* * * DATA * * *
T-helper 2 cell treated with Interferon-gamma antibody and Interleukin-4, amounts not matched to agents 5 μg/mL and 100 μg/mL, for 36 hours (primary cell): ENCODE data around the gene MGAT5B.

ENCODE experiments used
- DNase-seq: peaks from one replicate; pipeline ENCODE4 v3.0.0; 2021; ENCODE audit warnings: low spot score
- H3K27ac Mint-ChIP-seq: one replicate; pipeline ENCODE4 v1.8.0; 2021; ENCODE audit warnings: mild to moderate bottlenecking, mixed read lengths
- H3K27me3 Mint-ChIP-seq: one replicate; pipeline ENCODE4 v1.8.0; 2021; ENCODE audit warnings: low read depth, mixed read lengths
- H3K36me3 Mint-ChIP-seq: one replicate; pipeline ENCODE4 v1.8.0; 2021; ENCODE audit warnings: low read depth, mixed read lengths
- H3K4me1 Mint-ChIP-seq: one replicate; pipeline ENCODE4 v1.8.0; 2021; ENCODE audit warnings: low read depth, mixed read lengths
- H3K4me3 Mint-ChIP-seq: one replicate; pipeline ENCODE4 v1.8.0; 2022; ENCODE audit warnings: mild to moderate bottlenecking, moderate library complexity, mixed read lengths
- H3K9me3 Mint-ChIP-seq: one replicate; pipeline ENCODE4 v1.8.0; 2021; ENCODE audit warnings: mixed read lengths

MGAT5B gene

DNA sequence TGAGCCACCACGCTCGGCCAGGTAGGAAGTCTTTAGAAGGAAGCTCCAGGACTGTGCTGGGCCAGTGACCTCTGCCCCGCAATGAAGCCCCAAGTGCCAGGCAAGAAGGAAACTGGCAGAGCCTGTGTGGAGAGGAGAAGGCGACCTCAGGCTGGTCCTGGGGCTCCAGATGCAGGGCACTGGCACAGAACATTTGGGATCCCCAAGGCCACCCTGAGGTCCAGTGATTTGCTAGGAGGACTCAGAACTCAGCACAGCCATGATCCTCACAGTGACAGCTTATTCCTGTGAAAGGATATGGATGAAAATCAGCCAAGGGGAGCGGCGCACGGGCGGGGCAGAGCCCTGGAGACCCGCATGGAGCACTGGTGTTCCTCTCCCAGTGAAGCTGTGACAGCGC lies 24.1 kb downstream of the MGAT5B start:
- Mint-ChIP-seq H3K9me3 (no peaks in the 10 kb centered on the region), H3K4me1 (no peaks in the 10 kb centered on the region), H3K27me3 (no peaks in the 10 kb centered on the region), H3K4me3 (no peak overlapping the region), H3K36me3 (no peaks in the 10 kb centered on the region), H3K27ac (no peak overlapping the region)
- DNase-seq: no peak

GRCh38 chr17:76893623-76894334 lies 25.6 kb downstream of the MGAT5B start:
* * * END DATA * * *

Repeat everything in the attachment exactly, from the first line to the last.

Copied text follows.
T-helper 2 cell treated with Interferon-gamma antibody and Interleukin-4, amounts not matched to agents 5 μg/mL and 100 μg/mL, for 36 hours (primary cell): ENCODE data around the gene MGAT5B.

ENCODE experiments used
- DNase-seq: peaks from one replicate; pipeline ENCODE4 v3.0.0; 2021; ENCODE audit warnings: low spot score
- H3K27ac Mint-ChIP-seq: one replicate; pipeline ENCODE4 v1.8.0; 2021; ENCODE audit warnings: mild to moderate bottlenecking, mixed read lengths
- H3K27me3 Mint-ChIP-seq: one replicate; pipeline ENCODE4 v1.8.0; 2021; ENCODE audit warnings: low read depth, mixed read lengths
- H3K36me3 Mint-ChIP-seq: one replicate; pipeline ENCODE4 v1.8.0; 2021; ENCODE audit warnings: low read depth, mixed read lengths
- H3K4me1 Mint-ChIP-seq: one replicate; pipeline ENCODE4 v1.8.0; 2021; ENCODE audit warnings: low read depth, mixed read lengths
- H3K4me3 Mint-ChIP-seq: one replicate; pipeline ENCODE4 v1.8.0; 2022; ENCODE audit warnings: mild to moderate bottlenecking, moderate library complexity, mixed read lengths
- H3K9me3 Mint-ChIP-seq: one replicate; pipeline ENCODE4 v1.8.0; 2021; ENCODE audit warnings: mixed read lengths

MGAT5B gene

DNA sequence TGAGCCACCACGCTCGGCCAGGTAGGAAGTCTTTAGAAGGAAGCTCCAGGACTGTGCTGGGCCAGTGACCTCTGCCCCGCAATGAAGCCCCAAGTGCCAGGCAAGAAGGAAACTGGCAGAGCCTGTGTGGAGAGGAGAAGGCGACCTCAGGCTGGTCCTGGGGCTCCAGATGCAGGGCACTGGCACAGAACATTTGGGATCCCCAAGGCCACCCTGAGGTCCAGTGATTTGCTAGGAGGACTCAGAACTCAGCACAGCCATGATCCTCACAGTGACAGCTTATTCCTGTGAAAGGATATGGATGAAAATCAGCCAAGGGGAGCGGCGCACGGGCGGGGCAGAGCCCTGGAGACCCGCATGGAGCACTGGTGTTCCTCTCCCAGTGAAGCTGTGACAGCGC lies 24.1 kb downstream of the MGAT5B start:
- Mint-ChIP-seq H3K9me3 (no peaks in the 10 kb centered on the region), H3K4me1 (no peaks in the 10 kb centered on the region), H3K27me3 (no peaks in the 10 kb centered on the region), H3K4me3 (no peak overlapping the region), H3K36me3 (no peaks in the 10 kb centered on the region), H3K27ac (no peak overlapping the region)
- DNase-seq: no peak

GRCh38 chr17:76893623-76894334 lies 25.6 kb downstream of the MGAT5B start: